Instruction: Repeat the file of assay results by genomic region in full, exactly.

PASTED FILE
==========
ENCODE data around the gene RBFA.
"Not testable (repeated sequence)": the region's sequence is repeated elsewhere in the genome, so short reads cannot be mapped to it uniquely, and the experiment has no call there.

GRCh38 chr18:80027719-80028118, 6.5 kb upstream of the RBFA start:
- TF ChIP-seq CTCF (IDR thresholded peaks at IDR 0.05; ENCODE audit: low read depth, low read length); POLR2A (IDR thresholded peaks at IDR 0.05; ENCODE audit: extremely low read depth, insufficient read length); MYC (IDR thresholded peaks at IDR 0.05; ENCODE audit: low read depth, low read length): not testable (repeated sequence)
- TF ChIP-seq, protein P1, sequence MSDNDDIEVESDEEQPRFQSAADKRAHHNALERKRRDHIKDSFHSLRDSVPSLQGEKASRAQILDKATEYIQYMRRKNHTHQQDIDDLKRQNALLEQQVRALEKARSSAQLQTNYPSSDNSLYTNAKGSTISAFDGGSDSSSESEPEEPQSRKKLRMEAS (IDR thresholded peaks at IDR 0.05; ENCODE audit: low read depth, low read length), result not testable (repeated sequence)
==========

ENCODE data around the gene RBFA.
"Not testable (repeated sequence)": the region's sequence is repeated elsewhere in the genome, so short reads cannot be mapped to it uniquely, and the experiment has no call there.

GRCh38 chr18:80027719-80028118, 6.5 kb upstream of the RBFA start:
- TF ChIP-seq CTCF (IDR thresholded peaks at IDR 0.05; ENCODE audit: low read depth, low read length); POLR2A (IDR thresholded peaks at IDR 0.05; ENCODE audit: extremely low read depth, insufficient read length); MYC (IDR thresholded peaks at IDR 0.05; ENCODE audit: low read depth, low read length): not testable (repeated sequence)
- TF ChIP-seq, protein P1, sequence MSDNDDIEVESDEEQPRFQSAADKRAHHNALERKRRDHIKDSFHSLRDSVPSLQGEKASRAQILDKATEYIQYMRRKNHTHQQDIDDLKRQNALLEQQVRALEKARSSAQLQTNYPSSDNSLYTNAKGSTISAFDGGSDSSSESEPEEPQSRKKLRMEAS (IDR thresholded peaks at IDR 0.05; ENCODE audit: low read depth, low read length), result not testable (repeated sequence)